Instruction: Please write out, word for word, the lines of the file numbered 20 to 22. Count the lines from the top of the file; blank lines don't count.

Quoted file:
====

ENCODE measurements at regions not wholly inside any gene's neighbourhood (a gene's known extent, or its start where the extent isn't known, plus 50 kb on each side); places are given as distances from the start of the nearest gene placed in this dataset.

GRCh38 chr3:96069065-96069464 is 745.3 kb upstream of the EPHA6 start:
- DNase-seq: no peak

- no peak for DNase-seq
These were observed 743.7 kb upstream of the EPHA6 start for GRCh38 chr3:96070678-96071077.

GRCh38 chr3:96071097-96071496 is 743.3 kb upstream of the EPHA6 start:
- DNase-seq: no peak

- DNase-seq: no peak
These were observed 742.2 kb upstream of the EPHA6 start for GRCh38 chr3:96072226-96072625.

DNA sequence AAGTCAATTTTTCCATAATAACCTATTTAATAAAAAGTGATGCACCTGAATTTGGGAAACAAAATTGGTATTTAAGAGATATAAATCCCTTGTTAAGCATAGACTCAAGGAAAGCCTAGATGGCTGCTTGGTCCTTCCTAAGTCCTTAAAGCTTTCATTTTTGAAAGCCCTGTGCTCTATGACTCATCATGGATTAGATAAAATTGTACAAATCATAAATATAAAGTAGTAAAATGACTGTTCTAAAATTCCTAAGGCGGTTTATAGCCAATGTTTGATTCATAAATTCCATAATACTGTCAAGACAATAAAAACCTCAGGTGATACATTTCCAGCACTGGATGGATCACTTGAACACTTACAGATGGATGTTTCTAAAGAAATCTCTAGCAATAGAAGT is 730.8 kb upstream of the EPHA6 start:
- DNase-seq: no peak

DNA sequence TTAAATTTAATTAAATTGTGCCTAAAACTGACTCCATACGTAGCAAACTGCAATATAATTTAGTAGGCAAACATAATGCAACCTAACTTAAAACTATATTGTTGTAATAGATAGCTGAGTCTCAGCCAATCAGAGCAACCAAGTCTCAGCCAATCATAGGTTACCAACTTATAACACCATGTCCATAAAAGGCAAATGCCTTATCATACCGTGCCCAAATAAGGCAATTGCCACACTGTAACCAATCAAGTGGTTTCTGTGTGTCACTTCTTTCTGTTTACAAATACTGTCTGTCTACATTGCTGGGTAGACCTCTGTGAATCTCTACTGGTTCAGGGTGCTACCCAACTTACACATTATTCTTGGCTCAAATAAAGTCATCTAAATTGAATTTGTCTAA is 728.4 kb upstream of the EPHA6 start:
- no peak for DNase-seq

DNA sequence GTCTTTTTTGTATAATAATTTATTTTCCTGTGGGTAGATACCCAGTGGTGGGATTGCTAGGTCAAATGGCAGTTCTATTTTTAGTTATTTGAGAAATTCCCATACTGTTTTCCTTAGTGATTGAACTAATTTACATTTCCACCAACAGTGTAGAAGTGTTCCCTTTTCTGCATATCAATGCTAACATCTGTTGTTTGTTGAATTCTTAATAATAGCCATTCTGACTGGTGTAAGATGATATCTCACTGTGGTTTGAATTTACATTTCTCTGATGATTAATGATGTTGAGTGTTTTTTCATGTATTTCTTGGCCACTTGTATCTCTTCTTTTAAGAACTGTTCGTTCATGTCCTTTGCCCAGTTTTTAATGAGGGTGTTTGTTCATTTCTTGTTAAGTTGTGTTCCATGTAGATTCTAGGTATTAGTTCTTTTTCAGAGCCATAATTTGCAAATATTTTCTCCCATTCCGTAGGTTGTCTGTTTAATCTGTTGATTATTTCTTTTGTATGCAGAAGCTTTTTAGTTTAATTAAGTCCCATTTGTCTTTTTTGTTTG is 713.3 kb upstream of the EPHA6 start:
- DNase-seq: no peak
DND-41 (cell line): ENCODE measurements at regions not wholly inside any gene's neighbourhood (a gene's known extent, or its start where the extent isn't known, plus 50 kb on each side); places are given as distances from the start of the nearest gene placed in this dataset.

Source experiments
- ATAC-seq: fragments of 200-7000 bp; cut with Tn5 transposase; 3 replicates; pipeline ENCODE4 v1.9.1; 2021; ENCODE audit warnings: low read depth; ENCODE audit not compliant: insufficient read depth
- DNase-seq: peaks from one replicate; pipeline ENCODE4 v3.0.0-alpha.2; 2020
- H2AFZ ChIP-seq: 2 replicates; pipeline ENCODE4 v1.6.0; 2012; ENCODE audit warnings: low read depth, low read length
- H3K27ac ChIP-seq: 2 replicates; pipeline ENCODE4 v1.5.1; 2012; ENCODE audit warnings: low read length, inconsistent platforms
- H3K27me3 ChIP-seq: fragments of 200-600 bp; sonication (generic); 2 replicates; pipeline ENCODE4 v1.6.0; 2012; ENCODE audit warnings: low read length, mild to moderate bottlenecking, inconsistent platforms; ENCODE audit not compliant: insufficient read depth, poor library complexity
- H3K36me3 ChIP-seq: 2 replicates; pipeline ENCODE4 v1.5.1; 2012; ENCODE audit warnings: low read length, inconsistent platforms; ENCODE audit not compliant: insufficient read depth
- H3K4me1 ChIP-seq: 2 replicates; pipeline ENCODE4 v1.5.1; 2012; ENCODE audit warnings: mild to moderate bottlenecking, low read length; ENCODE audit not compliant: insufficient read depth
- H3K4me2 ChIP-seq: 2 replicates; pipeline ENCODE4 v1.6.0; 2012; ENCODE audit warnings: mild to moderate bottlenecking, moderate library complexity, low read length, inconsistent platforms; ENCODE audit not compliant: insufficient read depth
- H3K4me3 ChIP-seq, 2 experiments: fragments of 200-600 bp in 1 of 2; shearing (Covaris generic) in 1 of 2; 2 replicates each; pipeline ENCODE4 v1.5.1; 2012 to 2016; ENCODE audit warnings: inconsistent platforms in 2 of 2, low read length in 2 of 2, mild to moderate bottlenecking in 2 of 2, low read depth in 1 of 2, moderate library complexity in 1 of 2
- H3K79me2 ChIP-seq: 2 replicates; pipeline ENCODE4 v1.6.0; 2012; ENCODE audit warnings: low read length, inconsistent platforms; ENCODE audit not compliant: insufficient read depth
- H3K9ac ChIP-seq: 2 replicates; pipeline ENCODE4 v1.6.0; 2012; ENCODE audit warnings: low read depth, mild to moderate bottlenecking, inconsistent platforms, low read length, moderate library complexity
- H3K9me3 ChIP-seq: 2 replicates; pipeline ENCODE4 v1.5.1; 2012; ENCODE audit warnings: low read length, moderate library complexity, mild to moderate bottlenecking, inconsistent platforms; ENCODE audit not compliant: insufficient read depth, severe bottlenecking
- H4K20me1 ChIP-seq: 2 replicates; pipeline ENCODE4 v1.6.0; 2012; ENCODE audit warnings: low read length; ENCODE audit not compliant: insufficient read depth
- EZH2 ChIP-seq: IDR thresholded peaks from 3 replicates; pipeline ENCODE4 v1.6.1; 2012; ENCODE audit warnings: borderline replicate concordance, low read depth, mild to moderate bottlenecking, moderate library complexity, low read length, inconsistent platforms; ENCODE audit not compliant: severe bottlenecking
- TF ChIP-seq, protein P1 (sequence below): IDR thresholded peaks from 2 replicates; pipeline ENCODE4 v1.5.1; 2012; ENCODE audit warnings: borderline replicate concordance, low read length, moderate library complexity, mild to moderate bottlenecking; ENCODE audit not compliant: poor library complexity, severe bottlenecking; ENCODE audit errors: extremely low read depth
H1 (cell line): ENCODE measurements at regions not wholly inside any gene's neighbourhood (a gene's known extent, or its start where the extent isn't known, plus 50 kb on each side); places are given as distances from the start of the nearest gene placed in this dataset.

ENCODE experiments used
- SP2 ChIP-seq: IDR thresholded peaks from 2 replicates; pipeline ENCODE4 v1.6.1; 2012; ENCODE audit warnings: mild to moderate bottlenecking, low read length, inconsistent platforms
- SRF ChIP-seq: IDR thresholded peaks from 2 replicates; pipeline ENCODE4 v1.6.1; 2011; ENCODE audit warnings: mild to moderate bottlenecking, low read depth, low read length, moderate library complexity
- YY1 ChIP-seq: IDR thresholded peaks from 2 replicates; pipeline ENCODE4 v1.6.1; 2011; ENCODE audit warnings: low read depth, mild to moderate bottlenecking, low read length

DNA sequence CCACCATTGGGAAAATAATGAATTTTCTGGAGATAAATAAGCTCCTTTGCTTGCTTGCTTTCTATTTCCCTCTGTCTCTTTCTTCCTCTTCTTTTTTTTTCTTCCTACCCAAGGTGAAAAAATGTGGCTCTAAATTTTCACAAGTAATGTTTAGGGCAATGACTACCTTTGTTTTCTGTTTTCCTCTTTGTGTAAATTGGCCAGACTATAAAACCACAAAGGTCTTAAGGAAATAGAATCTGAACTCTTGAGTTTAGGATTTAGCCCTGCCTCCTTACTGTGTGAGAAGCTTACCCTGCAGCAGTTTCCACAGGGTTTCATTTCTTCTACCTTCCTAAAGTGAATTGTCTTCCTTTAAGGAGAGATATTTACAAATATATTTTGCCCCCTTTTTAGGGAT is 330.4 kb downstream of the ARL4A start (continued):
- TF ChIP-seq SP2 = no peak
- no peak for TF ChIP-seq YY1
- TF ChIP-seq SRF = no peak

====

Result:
- H2AFZ ChIP-seq: 2 replicates; pipeline ENCODE4 v1.6.0; 2012; ENCODE audit warnings: low read depth, low read length
- H3K27ac ChIP-seq: 2 replicates; pipeline ENCODE4 v1.5.1; 2012; ENCODE audit warnings: low read length, inconsistent platforms
- H3K27me3 ChIP-seq: fragments of 200-600 bp; sonication (generic); 2 replicates; pipeline ENCODE4 v1.6.0; 2012; ENCODE audit warnings: low read length, mild to moderate bottlenecking, inconsistent platforms; ENCODE audit not compliant: insufficient read depth, poor library complexity